This terrific production, planned years ahead by Speight Jenkens who just retired, marks the first opera under the reign of Lang. Glitches aside, it is one of the best “Don Giovanni’s” that I have ever experienced, and I would encourage opera lovers to see one of the remaining productions (Oct. 22, 25, 29, 31, and Nov. 1).

Monday, October 20, 2014

Composer Stephen Paulus dies at age 65


The Minneapolis Star Tribune reports that Stephen Paulus passed away at the age of 65. He had been in a coma for the past two years after suffering a  stroke. Paulus wrote the opera "The Postman Always Rings Twice" as well as nine other operas, 60 orchestral works, and 150 choral pieces. In 1973, he founded the American Composers Forum.

I sang some of his music when I was a member of the Portland Symphonic Choir. He had a wonderful talent.

Tuesday, October 14, 2014

Lamsma stunning in Korngold’s Violin Concerto with the Oregon Symphony and guest conductor Francis


It was great to see British conductor Michael Francis back at the Schnitz. He turned in terrific concerts in his Oregon Symphony debut with only 24-hours’ notice in February of 2011 and again with just a couple of weeks’ notice in April of 2011. This time, he was on the regular schedule to lead the orchestra in works by Mozart, Stravinsky, and Richard Strauss. The highlight of the evening, however, belonged to Dutch violinist Simone Lamsma, who gave a breathtakingly beautiful performance of Erich Korngold’s Violin Concerto.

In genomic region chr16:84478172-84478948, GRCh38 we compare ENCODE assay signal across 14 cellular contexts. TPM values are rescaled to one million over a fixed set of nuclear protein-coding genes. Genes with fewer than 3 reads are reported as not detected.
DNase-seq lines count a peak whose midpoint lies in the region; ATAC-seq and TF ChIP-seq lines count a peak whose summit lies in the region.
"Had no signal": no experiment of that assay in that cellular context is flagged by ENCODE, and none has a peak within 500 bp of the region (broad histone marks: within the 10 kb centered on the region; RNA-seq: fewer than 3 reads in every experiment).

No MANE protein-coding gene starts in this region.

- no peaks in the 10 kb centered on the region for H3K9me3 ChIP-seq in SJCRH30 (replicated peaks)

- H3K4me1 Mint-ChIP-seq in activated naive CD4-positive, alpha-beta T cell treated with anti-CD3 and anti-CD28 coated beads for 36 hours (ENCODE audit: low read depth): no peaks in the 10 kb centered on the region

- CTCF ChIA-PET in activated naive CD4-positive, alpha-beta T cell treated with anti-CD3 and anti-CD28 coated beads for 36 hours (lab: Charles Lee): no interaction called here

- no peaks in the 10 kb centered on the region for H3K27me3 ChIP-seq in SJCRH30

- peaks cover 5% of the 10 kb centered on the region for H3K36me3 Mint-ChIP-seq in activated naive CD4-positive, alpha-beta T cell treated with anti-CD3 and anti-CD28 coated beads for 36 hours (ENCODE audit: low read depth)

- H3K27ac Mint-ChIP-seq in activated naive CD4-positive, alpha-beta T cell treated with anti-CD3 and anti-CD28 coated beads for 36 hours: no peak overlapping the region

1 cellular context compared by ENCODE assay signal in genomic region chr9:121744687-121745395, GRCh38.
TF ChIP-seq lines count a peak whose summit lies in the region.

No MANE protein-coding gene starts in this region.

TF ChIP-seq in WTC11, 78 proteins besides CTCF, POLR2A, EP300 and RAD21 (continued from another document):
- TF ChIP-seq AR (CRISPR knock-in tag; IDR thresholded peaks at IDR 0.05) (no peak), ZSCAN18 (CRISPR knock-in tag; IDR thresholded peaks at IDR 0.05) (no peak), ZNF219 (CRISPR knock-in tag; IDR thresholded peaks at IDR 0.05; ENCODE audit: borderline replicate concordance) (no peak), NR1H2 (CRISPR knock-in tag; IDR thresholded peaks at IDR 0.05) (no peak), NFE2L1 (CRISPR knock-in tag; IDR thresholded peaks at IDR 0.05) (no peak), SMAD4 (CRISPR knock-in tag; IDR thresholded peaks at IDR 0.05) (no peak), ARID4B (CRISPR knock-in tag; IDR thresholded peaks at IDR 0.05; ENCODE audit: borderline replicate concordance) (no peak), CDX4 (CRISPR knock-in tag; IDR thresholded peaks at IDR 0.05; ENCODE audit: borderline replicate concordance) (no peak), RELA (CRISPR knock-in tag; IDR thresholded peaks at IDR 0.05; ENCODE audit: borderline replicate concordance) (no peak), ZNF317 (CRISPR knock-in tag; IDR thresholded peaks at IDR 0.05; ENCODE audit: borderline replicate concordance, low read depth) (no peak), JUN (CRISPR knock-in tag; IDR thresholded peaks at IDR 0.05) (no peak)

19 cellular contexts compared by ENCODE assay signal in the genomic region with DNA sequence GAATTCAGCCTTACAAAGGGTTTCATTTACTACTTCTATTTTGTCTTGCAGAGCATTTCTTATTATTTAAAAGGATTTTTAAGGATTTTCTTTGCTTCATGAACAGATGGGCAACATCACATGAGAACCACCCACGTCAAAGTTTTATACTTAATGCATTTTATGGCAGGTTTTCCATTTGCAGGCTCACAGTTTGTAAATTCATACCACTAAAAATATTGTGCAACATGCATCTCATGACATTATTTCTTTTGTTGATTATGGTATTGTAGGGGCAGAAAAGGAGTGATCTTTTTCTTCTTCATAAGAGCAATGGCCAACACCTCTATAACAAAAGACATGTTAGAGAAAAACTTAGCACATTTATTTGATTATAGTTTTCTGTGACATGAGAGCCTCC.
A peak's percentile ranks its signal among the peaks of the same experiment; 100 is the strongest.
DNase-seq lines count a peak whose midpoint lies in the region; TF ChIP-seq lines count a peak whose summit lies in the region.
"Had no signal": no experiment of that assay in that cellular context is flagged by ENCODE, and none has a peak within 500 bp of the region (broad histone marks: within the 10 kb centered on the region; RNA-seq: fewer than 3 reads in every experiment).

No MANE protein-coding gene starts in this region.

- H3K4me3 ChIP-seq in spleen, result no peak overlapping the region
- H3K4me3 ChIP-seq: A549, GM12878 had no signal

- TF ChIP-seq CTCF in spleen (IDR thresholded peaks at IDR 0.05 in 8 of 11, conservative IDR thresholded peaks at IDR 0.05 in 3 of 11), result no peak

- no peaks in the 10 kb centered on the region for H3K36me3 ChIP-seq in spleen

Completed in 1945, Korngold’s Violin Concerto is a late, late Romantic work with expansive melodies and room to emote. Lamsma opened the piece with a warm and inviting tone that swept up the audience into a lush, uplifting terrain. She was equally adept at creating a sweet sound in the slower second movement and brought out the emotional content of the subdued passages. For the third movement, her playing was carefree yet totally spot on as she whipped through the wickedly difficult prestissimo sections, including some deft transitions that featured whispery high phrases. Niel DePonte added just the right amount of additional sonic color with his contributions on the xylophone.